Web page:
Jeffrey Low

Thursday, December 3, 2009


These pic of Nim was taken today to have a clearer look at his tail length after the 2nd molt. His longest black tail feathers before this molt was measured to be 10.5 inches. They are now estimated to be at least 11.5 inches. The tail feathers of a young white-rumped shama will increase in length after each molt, up to its 4th molt. There must be sufficient protein in its diet to enable the tail feathers to grow to its genetically determined maximum length.

Tuesday, December 1, 2009


4 months old Voo still hanging on to his taimong tail feathers.
Voo attempting to pose like the adults.

Jimi Hendrix - voodoo child

Monday, November 30, 2009

Friday, November 6, 2009


An in-form male white-rumped shama will
instinctively adopt a pose when another male of its kind first appears in sight. This is part of its body language signaling to the rival of its readiness for battle. Posing requires the muscles of its entire body to be tightened. During an impressive pose, the neck is stretched, the head is held high with the beak pointing slightly upwards, the legs are straightened to hold up the pose and the wings tightly folded over its body with the wing tips meeting just beneath the vent to fully expose the raised white rump. The pose is part of the display and may also be observed to occur momentarily in between the movements during the display.

seven and a half months old Funkie, posing

Queen - Body language

Wednesday, October 28, 2009



It's sparrow hawk season again. One of my friends just had a nasty encounter while hanging his bird at the park. They are coming in earlier than usual these days.
I'm always alert to the dangers at the park. Besides sparrow hawks and cats, there are also women preying on good looking bird keepers.

Uriah Heep - Bird of prey   

Monday, October 19, 2009


On several occasions recently, I have came across local advertisements selling the black bellied oriental magpie robins as seychelles magpie robins. I am quite sure that the sellers did not have intentions to mislead but had mistakenly thought that their birds were actually the seychelles magpie robins, the confusion arising from pictures on the internet.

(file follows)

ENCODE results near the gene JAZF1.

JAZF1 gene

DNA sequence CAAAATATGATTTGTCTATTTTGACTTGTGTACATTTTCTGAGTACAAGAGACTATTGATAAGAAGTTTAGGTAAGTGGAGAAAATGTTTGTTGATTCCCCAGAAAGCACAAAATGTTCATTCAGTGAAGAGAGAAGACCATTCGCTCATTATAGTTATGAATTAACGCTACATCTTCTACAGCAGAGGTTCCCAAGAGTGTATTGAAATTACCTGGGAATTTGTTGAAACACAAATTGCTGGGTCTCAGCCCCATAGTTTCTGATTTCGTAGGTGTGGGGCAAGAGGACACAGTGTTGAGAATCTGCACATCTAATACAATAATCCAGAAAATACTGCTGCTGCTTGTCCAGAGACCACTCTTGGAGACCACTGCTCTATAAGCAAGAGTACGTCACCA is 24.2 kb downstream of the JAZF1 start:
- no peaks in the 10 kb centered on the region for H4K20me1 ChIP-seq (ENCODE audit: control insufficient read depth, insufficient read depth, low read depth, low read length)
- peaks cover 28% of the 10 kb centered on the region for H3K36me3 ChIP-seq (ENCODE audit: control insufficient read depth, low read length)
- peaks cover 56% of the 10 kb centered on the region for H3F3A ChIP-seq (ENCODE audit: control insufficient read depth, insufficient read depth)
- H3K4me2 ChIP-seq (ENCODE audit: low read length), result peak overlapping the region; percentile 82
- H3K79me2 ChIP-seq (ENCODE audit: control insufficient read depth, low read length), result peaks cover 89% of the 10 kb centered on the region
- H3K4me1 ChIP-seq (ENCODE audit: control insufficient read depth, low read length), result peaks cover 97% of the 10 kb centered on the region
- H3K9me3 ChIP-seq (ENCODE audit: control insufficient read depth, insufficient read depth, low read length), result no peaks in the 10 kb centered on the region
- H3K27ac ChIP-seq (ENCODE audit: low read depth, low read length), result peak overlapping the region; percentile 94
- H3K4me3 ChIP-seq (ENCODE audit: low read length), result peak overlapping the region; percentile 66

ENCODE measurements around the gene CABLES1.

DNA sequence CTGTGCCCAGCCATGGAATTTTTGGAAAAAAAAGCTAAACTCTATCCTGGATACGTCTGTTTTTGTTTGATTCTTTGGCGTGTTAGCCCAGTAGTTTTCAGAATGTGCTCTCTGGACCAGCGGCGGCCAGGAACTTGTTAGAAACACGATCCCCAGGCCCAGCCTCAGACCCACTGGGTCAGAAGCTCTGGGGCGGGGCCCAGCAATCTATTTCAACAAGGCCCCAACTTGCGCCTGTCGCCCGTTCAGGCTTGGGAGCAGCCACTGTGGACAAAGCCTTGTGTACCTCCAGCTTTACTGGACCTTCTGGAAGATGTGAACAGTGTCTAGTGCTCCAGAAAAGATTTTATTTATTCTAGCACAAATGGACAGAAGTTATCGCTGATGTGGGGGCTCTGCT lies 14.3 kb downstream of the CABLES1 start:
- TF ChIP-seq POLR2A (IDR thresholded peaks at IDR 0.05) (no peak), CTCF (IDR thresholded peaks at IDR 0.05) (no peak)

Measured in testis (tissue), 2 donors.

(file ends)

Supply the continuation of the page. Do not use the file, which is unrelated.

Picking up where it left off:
The seychelles magpie robin (copsychus sechellarum) is an endangered species.
Below are some information regarding the seychelles magpie robin.

The seychelles magpie robins are one of the rarest birds on earth and they can only be found on five seychelles islands, namely Fregate, Cousin, Cousine, Aride and Denis. At one time around 1990, there were only 23 birds counted and these were found only on Fregate Island. Habitat destruction and predation from introduced domestic cats were cited amongst the reasons for their decline. They were then classified as "critcally endangered" under the IUCN's Red List of Threatened Animals. In 1990, a recovery programme was launched to save these birds from extinction, initially managed by Birdlife International and Royal Society for Protection of Birds from 1990 to 1997. The management of the programme was passed to Nature Seychelles from 1998 onwards. The recovery programme has been very successful and the seychelles magpie robin was downlisted in 2005, from "critically endangered" to "endangered" under the IUCN's Red List when its population had exceeded 50 adult individuals for more than 5 years. From an official population count in 2006, there were a total of 178 specimens found on the four islands - Fregate, Cousin, Cousine and Aride.

The population on Cousin Island was on a sharp decline since 2005, from 47 birds to just 27 due to competition from the exploding population of moorhens on the island. The seychelles magpie robin population was recently also extended to Denis Island through the translocation of 20 birds taken from Fregate and Cousin.

Although their conservation status has improved since the launch of the recovery programme, the seychelles magpie robin is still one of the rarest birds in the world.

The all-black magpie robin we keep as a songbird here is the black bellied oriental magpie robin (copsychus saularis) and not the seychelles magpie robin.

Thursday, October 15, 2009